Many thanks for your thorough and thoughtful comments on the IC-7300. As you are doubtless aware, I have tested a fair number of direct-sampling SDR's over the past few years as well as legacy (conventional) transceivers. I have learned from this test activity that a direct-sampling SDR receiver is a totally different "animal" than a legacy receiver, and requires a completely different approach to performance testing. The old "touchstone" metrics of DR3 (3rd-order IMD dynamic range), BDR (blocking dynamic range) and IP3 (3rd-order intercept point) are completely meaningless in the context of an ADC.

I have covered these matters in a paper I gave at our club, at APDXC 2014 and at several other venues. The paper is entitled "HF Receiver Testing: Issues and Advances." Here is the link:


BDR has no relevance to a direct-sampling SDR, as an ADC does not block until it clips (at which point the receiver crashes.) A DR3 test does not yield useful data when performed on an ADC, as DR3 is dependent on test-signal power and varies all over the map. IP3 is meaningless, as the transfer and IMD3 curves of an ADC diverge and never intersect (in contrast to a legacy receiver, where they converge and intersect at the IP3 point.)

On an SDR, I do not test BDR, DR3 or IP3. I measure the absolute power of IMD3 products over a range of test-signal levels (typically from just below clipping to the noise floor) and draw a chart with the ITU-R typical urban and rural band noise levels at the test frequency as datum lines. This test is termed IFSS (interference-free signal strength). If the IMD3 product is below the band noise level, it will not be heard.

RMDR (reciprocal-mixing dynamic range), a function of phase noise, is still highly relevant to an ADC. Unlike the case with IMD3, it takes only one interferer to create reciprocal mixing noise which will mask a weak signal. One big advantage of a direct-sampling SDR is that it gets rid of the analogue LO's, which are the source of phase noise in a legacy receiver. The major determinant of phase noise here is the ADC clock, which can be a high-grade, low-noise crystal oscillator. By the same token, a DUC (digital up-conversion) transmitter will generate a much cleaner signal than almost any legacy transmitter. I always measure RMDR.

Second-order dynamic range (DR2) is a measure of IMD2 products in an amateur created by two far-off interferers. Example: 6.1 and 8.1 MHz, whose IMD2 product is on 14.2 MHz. A good preselector ahead of the ADC will largely eliminate this problem. IMD2 can be an issue in areas with many high-power HFBC stations, e.g. Region 1. I also test DR2 by the classical method (product at the noise floor.)

The noise-power ratio (NPR) test is also useful for assessing the performance of a receiver on a crowded band. It is a great test for direct-sampling SDR's, as the NPR value for a given ADC can be predicted mathematically and the measured value compared to it. The NPR test will also reveal passive IMD (PIM) in preselector inductor cores and other passive components. I measure NPR on every radio I test.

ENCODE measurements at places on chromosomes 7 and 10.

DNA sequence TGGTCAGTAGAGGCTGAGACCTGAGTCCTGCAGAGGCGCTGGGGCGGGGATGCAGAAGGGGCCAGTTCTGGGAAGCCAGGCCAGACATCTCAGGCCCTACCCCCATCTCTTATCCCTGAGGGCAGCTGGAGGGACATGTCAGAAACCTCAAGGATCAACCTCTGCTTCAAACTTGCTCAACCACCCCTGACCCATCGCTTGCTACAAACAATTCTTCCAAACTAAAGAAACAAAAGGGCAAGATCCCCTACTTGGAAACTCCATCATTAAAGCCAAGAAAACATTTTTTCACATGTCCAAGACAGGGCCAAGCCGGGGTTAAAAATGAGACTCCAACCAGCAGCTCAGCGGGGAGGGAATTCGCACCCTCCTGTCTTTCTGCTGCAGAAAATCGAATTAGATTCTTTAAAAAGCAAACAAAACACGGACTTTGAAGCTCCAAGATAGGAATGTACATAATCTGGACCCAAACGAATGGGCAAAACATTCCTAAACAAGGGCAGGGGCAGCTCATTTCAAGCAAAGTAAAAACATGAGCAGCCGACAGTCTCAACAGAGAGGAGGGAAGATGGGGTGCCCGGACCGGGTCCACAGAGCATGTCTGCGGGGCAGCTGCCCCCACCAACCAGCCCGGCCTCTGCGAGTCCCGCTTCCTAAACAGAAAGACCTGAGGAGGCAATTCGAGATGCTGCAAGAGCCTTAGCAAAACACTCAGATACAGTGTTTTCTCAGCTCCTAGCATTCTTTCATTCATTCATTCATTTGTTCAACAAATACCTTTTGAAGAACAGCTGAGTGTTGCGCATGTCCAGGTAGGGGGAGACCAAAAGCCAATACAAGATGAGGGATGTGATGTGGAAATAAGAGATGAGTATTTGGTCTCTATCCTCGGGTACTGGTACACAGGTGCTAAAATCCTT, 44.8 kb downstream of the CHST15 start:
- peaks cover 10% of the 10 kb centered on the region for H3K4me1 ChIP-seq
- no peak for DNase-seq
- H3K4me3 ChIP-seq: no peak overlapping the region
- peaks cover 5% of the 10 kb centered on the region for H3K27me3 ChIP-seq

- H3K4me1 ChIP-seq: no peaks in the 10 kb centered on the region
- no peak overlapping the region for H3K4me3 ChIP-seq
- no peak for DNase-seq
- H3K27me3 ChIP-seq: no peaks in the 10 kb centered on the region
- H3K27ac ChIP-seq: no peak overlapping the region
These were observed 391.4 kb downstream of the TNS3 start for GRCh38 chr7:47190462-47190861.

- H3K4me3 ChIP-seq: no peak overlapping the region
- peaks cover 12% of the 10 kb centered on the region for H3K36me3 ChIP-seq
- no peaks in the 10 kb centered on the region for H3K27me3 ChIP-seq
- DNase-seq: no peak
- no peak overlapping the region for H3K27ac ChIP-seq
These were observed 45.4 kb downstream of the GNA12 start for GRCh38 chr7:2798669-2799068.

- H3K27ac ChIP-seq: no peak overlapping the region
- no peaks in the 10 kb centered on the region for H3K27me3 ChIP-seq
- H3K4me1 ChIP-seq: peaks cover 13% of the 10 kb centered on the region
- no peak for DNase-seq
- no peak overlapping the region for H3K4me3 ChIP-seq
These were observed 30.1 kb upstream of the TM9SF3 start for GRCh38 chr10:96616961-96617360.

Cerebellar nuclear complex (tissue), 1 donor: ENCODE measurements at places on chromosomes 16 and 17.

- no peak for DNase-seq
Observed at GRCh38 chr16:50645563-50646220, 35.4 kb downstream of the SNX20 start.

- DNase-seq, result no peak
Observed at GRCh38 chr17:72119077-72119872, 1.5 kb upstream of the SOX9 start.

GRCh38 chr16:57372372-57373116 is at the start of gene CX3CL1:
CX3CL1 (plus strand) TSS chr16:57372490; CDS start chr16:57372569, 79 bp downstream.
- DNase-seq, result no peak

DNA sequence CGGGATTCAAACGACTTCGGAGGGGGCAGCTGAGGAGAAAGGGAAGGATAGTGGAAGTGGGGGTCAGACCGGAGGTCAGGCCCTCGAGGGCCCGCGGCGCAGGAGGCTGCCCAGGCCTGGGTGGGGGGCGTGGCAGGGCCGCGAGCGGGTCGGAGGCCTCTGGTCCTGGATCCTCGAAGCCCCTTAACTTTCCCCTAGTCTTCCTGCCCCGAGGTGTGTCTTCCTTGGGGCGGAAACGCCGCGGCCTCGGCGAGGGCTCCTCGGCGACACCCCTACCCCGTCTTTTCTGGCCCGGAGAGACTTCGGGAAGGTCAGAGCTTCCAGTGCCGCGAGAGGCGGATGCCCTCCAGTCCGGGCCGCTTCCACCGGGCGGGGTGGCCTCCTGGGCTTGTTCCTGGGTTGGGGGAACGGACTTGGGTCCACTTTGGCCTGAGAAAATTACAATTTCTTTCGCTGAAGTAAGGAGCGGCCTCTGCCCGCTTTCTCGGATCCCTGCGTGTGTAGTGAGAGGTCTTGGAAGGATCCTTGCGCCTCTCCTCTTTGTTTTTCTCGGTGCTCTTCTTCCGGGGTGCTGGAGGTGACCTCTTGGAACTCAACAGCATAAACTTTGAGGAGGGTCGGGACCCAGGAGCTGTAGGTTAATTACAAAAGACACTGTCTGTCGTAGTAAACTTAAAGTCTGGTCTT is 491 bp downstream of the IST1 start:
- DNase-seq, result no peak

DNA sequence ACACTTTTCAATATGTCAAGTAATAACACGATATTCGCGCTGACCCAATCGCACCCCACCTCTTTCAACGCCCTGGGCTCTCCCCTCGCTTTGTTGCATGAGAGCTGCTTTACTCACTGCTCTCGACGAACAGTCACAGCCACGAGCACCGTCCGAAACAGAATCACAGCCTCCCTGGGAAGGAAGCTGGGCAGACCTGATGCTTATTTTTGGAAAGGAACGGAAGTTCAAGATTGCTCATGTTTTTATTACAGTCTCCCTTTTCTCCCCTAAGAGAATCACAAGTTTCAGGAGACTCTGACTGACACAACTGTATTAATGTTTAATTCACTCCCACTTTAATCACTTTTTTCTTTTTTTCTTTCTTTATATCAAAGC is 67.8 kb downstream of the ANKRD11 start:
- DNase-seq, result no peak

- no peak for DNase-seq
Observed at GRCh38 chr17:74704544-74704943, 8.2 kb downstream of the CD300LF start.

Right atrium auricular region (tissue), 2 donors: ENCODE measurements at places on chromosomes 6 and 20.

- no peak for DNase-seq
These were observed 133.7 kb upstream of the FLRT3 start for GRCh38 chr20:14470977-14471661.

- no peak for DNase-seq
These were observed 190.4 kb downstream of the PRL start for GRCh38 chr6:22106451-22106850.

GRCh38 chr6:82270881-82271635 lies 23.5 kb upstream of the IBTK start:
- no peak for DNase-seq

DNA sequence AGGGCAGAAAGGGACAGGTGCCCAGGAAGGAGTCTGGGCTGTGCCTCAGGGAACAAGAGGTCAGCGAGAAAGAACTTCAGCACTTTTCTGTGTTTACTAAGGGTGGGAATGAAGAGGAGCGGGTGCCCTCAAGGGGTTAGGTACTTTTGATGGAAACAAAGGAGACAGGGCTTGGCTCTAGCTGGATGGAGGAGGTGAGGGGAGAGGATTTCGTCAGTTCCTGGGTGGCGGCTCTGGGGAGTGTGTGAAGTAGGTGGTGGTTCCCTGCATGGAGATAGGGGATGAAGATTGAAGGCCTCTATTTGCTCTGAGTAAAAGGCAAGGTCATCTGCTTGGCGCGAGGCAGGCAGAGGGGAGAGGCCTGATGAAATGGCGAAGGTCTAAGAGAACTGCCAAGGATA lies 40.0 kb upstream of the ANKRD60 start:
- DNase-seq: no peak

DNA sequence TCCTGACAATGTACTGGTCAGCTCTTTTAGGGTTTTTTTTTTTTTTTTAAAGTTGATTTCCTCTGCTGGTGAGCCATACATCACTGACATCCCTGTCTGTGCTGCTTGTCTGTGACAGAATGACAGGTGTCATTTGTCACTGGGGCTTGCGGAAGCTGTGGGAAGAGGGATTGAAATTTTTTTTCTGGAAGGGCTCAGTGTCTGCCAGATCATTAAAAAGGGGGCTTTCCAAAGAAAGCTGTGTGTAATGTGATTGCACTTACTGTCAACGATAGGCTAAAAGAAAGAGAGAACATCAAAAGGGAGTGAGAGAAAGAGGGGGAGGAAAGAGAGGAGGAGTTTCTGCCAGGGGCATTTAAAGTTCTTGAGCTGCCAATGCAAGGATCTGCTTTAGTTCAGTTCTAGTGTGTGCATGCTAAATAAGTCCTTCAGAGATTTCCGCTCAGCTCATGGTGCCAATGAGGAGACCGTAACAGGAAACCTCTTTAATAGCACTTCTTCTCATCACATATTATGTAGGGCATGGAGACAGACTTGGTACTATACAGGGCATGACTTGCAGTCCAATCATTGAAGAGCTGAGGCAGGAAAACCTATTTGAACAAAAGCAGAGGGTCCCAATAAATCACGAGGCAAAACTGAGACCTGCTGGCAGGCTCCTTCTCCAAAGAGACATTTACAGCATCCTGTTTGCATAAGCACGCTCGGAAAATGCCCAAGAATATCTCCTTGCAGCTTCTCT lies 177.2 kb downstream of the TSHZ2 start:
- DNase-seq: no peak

I am really looking forward to getting an IC-7300 onto my lab bench. The test report will appear on my website in due course.

73, Adam VA7OJ/AB4OJ


  1. Anonymous8/28/2015

    can we assume that this will mean full software operation as in Flex's "SmartSDR"? but produced by Icom?

    since you're the Icom soothsayer, what has been the past lag time between a Toyko HamFair announcement and radios being offered for sale in the US? Dayton, Orlando, Two Daytons hence?

  2. Anonymous8/28/2015

    I don't see the dstar mode listed in the preliminary cut sheet. I suppose Icom could only afford to pack so many features into their entry level SDR machine.

  3. Anonymous8/28/2015

    I don't see why Icom would want to even think about D-Star on a radio that doesn't cover 2 meters and 70 cm. So far as I know, D-Star is exclusively above 144 MHz.

  4. Anonymous8/28/2015

    I have watched the video, and have downloaded the presentation. I stand corrected on the BDR, vs clipping range. I think that the clipping range of the direct samplers is still a bit less than the BDR of the best superhets, from what I see of the specs and dBm figures for the onset of clipping. Clipping onset will be a very important spec for the SDR, and will be I think determined by the ADC, with possibly some help coming from front end filtering.

    It will be interesting to see how the 7300 works. From the one 5+ minute video, it seems to have many features, and if the performance is anywhere near what I think it could be, and the price is in the $1200-$1300 range as speculated, it will be a game changer. I would think it may exceed the performance of a couple of conventional ICOM rigs higher up the line. It seems from looking at this that the feature set is what would be on a $2500-$3000 radio, but I would like to see more details on features, available controls, and more ergonomic details.

    I currently have a Ten Tec Orion here in the shack as well as a QS1R SDR, which I purchased in 2008, so I am familiar with Direct Samplers. If the Receiver performance can get close to that (which I would think that it should as parts costs have come down). It should be a sweet rig, if it is as it looks and there are no bugs or upcoming surprises.

  5. The closest stand alone xceiver is ADAT 200a, which I have. What it lacks is touch screen which will make a big difference especially in portable ops. I have my pre-order in and waiting for US approval!

  6. Any one know the tentative release dates here in the U.S. or elsewhere?